Page 3: The brand management process
The first step in the brand management process was to carry out a situational analysis - i.e. a review of Levi’s standing in the market place. Detailed market research was carried out to obtain a clearer picture of market standing. This included internal areas such as whether there were too many layers of decision making in the company and whether the company was focused enough on its objective of meeting customer requirements. External factors that were examined included the range of new brands on the market, their impact on Levi’s competitiveness and also the effectiveness of retailers in promoting and selling Levi’s jeans.
The situational analysis revealed that fewer retail stores were stocking Levi’s. In addition, the market research showed that consumers’ awareness of the brand was declining. Comparisons of figures for Spring and Autumn of 1999 showed a reduction in the number of people in the UK who were able to identify the Levi’s brand. Also, fewer people named Levi’s as the most recent brand of jeans that they had purchased. This decline was very small, but it still needed to be stopped.
Creating a brand plan
The first step in creating a brand plan is to identify the key objective to be worked towards. This is referred to as the desired outcome. This can be set out in a few words or a sentence expressing what you want to achieve e.g. to improve the brand presence at retail outlets.
With this objective clearly defined, the key tasks needed to deliver must be identified. In other words, the brand manager needs to create a plan/strategy. In this case the strategy involved:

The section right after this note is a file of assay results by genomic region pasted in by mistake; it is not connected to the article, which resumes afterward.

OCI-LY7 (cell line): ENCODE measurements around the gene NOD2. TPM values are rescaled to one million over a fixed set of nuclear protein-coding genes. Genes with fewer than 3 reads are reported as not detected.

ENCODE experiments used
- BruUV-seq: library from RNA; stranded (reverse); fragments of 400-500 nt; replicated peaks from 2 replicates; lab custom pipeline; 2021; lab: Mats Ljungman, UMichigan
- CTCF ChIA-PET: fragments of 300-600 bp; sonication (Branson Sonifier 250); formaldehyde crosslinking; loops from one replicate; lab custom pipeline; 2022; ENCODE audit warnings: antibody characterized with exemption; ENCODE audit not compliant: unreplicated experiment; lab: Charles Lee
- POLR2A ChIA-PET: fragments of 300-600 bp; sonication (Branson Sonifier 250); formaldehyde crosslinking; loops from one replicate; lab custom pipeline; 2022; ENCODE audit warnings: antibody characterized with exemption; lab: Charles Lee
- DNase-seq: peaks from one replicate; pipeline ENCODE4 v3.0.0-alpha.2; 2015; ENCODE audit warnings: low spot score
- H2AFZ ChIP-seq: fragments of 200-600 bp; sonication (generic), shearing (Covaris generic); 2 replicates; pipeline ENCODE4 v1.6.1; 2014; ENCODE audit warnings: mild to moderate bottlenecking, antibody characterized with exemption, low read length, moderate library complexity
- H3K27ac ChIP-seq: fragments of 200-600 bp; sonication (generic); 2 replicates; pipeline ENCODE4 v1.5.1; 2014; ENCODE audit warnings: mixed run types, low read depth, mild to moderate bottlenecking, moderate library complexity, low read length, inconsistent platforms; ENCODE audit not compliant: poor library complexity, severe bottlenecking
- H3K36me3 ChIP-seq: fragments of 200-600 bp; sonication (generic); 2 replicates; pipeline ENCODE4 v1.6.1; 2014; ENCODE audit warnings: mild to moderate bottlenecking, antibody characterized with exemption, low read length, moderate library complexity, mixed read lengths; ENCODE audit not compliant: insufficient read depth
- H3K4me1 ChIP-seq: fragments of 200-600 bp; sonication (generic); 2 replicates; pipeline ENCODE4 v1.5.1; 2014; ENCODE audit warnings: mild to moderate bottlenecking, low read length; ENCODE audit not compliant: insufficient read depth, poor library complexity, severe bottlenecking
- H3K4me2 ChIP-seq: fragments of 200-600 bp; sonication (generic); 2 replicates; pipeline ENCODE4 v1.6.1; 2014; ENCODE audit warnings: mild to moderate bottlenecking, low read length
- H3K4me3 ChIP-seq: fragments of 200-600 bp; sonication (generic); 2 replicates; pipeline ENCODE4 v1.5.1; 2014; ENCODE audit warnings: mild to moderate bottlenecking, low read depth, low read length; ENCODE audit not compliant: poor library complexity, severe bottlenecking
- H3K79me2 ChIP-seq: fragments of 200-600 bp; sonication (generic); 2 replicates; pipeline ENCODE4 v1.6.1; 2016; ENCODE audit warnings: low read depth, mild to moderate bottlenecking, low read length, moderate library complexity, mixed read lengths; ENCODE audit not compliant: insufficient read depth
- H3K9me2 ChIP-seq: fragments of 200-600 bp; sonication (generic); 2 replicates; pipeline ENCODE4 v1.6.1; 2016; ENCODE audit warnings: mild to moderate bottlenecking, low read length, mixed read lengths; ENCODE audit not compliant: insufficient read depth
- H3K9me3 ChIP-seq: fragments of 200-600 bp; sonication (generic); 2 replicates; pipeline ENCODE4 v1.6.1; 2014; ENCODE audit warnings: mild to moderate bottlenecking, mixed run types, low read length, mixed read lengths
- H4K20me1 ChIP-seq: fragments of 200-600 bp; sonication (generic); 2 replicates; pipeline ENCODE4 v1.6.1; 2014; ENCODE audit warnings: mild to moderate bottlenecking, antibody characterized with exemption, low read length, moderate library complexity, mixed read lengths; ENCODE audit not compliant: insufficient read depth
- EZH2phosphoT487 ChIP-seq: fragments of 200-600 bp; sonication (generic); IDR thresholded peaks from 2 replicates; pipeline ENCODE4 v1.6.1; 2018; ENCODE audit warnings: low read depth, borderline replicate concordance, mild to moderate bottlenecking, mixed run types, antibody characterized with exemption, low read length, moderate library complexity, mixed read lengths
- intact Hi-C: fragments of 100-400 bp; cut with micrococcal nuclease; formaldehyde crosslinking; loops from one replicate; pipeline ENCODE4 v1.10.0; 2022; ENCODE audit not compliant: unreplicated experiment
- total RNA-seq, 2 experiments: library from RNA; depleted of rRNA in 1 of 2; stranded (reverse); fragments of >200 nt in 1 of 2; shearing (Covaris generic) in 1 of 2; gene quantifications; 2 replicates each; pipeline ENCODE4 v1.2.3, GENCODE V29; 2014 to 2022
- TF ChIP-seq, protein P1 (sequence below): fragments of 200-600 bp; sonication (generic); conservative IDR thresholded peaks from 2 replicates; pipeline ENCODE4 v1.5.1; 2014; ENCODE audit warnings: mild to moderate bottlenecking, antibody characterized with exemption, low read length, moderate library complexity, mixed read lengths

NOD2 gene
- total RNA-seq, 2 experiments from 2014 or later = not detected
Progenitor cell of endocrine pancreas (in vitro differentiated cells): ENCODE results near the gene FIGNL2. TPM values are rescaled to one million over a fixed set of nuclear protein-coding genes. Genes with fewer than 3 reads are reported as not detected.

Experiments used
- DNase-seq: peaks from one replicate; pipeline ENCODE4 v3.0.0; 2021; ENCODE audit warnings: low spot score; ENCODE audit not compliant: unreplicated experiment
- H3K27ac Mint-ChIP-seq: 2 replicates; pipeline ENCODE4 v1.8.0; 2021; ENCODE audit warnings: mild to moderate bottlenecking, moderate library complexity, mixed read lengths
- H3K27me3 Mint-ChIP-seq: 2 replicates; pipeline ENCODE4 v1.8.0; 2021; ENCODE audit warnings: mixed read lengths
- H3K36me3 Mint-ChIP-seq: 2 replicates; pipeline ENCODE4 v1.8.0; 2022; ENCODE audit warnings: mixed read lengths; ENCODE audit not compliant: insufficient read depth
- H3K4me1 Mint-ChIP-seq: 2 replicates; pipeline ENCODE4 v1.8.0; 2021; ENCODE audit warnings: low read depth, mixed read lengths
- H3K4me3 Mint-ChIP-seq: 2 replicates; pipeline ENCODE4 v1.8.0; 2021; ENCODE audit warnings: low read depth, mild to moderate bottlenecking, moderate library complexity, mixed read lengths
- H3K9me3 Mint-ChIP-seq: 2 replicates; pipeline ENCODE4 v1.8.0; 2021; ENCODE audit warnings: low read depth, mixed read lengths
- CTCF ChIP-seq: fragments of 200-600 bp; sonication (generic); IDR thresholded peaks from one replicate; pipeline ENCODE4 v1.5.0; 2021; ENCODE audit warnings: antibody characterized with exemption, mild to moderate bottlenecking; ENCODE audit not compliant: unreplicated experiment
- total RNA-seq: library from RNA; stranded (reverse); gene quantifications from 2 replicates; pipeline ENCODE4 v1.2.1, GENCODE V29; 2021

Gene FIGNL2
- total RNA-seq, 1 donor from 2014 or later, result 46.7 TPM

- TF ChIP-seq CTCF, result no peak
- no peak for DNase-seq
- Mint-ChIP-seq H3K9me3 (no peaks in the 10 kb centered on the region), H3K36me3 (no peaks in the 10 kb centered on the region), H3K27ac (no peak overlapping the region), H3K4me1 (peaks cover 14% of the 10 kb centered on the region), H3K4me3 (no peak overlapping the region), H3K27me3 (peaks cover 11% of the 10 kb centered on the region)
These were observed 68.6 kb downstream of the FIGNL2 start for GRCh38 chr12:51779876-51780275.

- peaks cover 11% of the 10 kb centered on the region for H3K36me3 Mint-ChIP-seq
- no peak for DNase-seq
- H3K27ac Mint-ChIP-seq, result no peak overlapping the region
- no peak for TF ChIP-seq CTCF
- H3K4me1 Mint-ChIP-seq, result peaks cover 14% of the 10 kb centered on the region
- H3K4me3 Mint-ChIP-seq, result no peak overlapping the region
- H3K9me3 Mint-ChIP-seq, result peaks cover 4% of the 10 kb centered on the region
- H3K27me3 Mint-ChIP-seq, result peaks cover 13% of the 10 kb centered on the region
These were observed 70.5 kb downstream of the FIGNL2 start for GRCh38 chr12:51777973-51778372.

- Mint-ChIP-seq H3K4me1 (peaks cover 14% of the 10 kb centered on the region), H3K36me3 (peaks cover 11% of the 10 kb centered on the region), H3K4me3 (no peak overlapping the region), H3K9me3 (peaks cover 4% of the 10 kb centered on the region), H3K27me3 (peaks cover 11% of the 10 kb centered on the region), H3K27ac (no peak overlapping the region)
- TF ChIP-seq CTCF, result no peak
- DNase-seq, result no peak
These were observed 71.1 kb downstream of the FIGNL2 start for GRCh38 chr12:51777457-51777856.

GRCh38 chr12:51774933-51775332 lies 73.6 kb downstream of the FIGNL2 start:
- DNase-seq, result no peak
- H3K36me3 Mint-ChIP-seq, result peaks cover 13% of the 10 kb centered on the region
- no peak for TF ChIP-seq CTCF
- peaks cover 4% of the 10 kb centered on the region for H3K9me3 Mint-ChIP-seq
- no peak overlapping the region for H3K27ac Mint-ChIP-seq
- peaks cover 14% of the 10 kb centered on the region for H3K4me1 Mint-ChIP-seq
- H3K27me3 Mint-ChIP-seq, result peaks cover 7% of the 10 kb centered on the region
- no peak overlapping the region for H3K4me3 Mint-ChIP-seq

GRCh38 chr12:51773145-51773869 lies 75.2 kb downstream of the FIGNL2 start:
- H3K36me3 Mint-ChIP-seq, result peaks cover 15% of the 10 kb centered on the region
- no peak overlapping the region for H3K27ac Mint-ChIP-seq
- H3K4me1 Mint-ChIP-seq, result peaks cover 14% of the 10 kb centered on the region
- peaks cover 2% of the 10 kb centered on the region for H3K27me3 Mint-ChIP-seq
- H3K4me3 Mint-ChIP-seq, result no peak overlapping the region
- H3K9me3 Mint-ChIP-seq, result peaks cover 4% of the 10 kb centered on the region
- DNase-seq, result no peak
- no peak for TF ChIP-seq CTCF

- carrying out the market research
- finding out in how many stores Levi’s were selling
- evaluating the current level of presence, i.e. was Levi’s happy about the existing profile in retail outlets - or was there room for improvement?
Having created a plan the next step was to measure success and to use this process to drive improvements in the organisation. This measurement process has given Levi’s a much clearer focus. For example, a senior brand manager working for Levi’s might have been given the objective of opening up 10 new stores in five key cities in Europe where there is a very strong retail sector.
This process gave staff a clear outline of accountability for what had to be delivered. The performance of brand implementers and brand managers could now be reviewed against expectations. Feedback can be given on how to improve performance and a review process enables the ongoing evaluation of the strategy. The net effect of these changes is the creation of a much more effective communication process within the Levi’s organisation. Levi’s employees know where they stand and where their responsibilities lie.